Jade Software narrows annual loss on $8.5m Empower sale
BUSINESSDESK: Christchurch-based software developer Jade Software Corp narrowed its annual loss after selling trans-Tasman human resource and payroll business Empower HR for $8.5 million.
The company made a net loss of $96,000 in the 12 months ended December 31, down from a loss of $849,000 a year earlier, according to its annual report.
Revenue from continuing operations fell 4% to $33.7m, with earnings before interest, tax, depreciation and amortisation dropping by about a third to $2.4m.
The bottom-line profit was bolstered by a $2.5m gain from its discontinued Empower operation, of which $2m came from the December sale of the unit to software support group Fusion5.
The balance will be payable in the first half of 2012.
“Management committed to a plan to sell the operations in early 2011, following a strategic focus on the group’s growth businesses being JADE, JOOB, Wynyard, Methodware and Master Terminal,” the company said in a note, referring to some of its existing brands.
Chair Ruth Richardson, the former finance minister, said the sale of Empower “captured value for Jade and ensured the handover of an asset acquired some years ago in better shape than we found it”.
The “board is now positioned to make decisions on capital required to accelerate growth in the fast-growing operational risk, intelligence and enforcement markets”, where the company hopes to tap into making securely accessible mobile phone applications through its JOOB brand and its security solutions brand, Wynyard Group, she said.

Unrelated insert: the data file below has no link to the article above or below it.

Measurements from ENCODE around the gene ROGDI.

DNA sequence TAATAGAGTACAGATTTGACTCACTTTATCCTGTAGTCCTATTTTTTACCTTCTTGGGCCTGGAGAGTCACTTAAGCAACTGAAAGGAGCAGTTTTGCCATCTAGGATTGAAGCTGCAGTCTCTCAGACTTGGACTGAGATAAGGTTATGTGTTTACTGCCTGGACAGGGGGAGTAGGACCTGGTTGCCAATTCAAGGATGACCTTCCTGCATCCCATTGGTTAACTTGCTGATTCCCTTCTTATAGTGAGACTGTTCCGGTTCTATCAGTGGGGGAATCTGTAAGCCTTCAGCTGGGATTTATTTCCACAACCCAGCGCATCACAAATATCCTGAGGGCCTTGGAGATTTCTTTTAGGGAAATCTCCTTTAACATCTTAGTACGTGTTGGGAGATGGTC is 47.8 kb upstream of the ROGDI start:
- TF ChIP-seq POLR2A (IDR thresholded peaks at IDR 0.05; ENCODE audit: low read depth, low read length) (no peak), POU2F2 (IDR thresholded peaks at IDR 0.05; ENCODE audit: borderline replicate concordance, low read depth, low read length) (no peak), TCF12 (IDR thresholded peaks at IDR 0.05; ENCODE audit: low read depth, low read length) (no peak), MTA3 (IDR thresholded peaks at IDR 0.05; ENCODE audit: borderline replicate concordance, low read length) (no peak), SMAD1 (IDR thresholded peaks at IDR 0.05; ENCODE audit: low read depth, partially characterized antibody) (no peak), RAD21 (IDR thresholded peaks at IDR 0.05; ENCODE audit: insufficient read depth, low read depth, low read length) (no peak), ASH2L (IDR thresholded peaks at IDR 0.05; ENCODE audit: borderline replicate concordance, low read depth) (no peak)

As at December 31, Jade Software had $5.4m in cash and equivalents.
Managing director Craig Richardson said Jade Software is in its final year of its transformation programme.
“While it remains difficult to forecast during these challenging economic times, we have done the right things to ensure we have every opportunity to succeed in the year ahead.”
Jade Software recognised $1.2m in government grants in the year, and was awarded $3.2m over three years from the government’s Technology Development Grant Programme in 2010.
The company spent $10.5m on research and development in the year, though that fell to $4.4m after it capitalised those costs.
The company is controlled by British financial services firm Skipton Building Society, with a 57% stake, and investment syndicate USA Health Investors, with 26%.
New Zealand investors, including founder Gilbert Simpson’s 1.7% stake, own about 14%.